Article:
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Palestinian premier turns to Facebook for advice

Posted by on February 23, 2011 0 Comment

Ramallah, Feb 23 (DPA) Acting Palestinian Prime Minister Salam Fayyad is using Facebook to ask young Palestinians whom they would like to see in the new government that he is forming.

“In your opinion, in light of the ongoing discussion to form a government, who is the person you believe is trustworthy and has leadership and distinguished scientific skills that could be relied on to be given a ministerial portfolio? Name the place and the person,” Fayyad asked in a post on his personal Facebook page Wednesday.

In just a few hours, the post had drawn more than 700 comments.

Fayyad’s unusual move comes as pro-democracy protests spurred on by the popular social network and other websites are spreading across the Middle East.

Fayyad submitted his resignation to Mahmoud Abbas last week, and was immediately asked by the Palestinian president to form a new government, ahead of possible new parliamentary and legislative elections by September.

Those elections, announced earlier this month as the Middle East unrest was growing, are, however, in doubt after Abbas clarified he would not be able to go ahead with them if Hamas did not cooperate. The Islamist movement running Gaza has said it will not.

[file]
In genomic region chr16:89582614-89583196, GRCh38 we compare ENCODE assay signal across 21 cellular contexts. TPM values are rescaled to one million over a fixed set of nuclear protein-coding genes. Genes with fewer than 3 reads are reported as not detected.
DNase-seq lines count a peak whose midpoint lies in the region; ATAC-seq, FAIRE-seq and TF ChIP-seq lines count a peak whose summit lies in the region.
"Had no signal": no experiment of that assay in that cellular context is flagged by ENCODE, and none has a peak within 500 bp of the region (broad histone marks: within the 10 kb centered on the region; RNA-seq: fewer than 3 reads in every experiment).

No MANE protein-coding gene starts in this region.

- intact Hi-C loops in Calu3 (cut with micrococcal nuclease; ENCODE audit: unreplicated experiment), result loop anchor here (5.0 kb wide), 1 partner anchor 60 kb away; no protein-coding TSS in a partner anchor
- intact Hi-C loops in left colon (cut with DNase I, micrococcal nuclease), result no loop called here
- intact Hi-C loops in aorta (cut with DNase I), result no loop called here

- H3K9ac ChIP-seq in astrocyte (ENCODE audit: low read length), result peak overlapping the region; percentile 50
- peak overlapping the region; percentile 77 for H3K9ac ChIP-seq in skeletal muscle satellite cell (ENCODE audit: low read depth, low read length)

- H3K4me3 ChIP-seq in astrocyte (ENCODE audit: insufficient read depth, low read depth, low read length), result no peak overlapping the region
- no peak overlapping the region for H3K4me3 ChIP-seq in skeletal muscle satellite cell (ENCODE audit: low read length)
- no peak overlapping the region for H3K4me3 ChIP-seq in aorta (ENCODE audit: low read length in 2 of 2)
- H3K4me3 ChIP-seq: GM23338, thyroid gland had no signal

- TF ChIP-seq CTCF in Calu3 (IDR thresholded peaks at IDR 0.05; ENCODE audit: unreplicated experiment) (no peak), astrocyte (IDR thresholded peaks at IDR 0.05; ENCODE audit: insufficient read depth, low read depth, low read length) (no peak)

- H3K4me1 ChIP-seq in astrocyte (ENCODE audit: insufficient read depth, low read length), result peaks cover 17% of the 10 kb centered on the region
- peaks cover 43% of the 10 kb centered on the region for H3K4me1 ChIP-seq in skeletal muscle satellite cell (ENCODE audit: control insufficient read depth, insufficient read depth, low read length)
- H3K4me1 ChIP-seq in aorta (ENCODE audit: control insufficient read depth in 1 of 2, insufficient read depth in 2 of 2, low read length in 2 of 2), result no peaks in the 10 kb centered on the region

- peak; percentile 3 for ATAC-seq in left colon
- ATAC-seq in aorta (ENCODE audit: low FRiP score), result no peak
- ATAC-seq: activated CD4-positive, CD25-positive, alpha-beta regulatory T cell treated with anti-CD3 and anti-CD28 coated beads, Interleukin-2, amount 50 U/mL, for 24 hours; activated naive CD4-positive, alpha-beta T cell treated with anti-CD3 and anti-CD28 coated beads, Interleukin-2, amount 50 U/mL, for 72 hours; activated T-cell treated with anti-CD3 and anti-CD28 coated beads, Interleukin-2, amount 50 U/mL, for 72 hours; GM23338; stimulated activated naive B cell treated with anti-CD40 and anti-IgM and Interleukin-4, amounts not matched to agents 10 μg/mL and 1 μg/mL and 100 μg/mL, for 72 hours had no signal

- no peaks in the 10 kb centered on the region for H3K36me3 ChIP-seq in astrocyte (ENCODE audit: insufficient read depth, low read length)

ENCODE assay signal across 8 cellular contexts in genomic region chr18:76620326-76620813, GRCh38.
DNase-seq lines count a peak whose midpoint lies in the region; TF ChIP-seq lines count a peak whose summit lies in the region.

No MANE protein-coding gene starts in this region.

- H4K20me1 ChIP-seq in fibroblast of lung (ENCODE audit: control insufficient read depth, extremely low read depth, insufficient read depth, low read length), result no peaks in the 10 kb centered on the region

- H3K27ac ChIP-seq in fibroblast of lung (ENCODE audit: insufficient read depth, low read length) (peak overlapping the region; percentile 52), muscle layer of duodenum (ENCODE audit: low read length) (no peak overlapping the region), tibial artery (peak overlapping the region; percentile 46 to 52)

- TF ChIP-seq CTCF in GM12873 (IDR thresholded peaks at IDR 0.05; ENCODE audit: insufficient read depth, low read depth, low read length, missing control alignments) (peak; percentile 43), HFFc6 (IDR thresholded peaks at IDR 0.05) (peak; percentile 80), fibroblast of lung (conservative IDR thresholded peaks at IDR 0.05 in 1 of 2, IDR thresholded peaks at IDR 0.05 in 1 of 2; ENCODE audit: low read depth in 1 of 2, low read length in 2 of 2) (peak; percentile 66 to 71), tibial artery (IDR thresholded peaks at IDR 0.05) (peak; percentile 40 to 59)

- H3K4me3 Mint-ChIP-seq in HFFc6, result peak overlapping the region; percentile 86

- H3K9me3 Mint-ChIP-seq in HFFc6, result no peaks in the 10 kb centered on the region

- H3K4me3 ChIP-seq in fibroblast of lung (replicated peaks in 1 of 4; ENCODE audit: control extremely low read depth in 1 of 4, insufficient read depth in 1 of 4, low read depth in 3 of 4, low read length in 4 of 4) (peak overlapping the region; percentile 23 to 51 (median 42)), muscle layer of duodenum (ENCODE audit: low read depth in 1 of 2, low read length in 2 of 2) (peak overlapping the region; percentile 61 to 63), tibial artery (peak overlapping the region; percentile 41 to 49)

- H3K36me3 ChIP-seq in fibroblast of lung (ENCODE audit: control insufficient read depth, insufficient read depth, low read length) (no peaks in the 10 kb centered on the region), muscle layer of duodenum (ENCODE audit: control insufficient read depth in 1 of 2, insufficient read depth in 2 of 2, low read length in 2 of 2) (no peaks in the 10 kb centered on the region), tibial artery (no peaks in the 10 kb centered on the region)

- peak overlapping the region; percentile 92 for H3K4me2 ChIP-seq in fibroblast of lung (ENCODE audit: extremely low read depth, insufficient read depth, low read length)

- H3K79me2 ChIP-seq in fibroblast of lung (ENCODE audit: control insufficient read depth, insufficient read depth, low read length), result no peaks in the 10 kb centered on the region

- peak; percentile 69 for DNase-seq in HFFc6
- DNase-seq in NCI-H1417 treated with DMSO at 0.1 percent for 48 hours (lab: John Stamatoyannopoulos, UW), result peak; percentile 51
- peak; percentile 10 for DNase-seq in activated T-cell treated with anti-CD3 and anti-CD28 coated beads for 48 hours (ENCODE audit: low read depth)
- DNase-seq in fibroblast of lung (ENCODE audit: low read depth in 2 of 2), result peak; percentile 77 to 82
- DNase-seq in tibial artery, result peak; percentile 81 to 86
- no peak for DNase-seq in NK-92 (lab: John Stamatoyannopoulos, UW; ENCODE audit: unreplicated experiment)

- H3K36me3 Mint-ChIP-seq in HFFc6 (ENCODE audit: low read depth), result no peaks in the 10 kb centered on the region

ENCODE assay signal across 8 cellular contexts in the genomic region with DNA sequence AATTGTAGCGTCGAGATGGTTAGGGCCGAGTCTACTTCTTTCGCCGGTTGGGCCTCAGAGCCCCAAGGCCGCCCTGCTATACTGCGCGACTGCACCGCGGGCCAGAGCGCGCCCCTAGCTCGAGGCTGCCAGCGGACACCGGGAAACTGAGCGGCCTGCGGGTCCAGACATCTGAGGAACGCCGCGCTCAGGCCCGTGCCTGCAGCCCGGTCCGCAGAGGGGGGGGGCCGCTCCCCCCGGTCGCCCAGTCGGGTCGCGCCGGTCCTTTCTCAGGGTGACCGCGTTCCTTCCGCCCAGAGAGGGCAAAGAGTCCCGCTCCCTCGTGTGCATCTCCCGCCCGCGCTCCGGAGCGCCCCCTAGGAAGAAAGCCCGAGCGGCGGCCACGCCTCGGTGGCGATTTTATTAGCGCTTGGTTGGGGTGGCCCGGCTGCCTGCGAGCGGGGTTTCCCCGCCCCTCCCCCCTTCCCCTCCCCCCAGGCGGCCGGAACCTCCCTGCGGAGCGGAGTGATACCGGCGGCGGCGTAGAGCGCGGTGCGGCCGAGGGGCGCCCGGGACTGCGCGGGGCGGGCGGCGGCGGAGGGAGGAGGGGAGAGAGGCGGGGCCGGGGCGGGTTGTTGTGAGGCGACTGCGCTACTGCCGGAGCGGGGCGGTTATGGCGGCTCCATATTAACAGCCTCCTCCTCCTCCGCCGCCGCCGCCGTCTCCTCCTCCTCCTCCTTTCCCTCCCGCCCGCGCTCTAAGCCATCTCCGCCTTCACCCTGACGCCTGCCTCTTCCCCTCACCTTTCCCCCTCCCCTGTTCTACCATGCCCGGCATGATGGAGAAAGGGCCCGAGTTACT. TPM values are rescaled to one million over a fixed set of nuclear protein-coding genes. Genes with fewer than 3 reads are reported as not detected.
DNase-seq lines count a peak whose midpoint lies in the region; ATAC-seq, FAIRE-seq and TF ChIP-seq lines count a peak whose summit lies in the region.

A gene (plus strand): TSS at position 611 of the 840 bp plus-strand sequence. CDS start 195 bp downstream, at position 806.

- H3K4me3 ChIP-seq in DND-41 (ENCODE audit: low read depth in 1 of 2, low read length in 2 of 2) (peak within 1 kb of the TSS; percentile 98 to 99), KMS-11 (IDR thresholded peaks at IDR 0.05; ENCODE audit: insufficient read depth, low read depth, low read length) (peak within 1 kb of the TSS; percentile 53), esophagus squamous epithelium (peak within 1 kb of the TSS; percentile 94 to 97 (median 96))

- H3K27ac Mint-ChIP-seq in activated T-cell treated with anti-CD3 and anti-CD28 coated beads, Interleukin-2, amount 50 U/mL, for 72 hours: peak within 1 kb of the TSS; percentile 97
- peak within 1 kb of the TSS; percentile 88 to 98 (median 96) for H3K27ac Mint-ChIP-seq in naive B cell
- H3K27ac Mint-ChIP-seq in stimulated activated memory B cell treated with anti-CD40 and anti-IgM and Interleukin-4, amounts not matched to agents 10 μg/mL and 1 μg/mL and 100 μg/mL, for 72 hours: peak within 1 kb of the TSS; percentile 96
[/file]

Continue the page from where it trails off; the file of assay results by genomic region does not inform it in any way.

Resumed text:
One comment to Fayyad’s Facebook post said Palestinians would like to see young people in the government.

Another read: “Thank you prime minister for your interest in the youth. I hope you will keep this page open for discussion, not only to form the government, but also to listen to us.”

The strong response prompted Fayyad to add a second post later Wednesday, in which he acknowledged “the importance of the role of the youth in political life”. He also asked about the demands young Palestinians had on what they would like to be included in the next government’s programme.

His posts prompted mostly positive reactions. But one said: “This is not how it works dear Fayyad. Free elections will do, but apparently the guys who decide on our destiny were not happy with that, so do not post deluding posts that claim to show democracy.”

The Hamas-dominated Palestinian parliament has never ratified Fayyad’s nomination, nor his cabinet, amid an ongoing Palestinian power struggle that erupted when the Islamist group beat Abbas’ secular Fatah party in the last legislative elections in 2006. Abbas, of Fatah, himself was elected in separate presidential elections a year earlier.

The power struggle culminated with Hamas seizing sole control of Gaza in 2007, leaving Abbas and his Palestinian Authority (PA) in control of the West Bank only.

Both Abbas’ and the parliament’s four-year terms have ended, but so far, he has been unable to pull off new elections because of the Gaza-West Bank split.

Amid the unrest in Tunisia, Egypt, Libya and elsewhere, the PA has attempted to show a willingness to implement changes and reform, among others by announcing the new elections.

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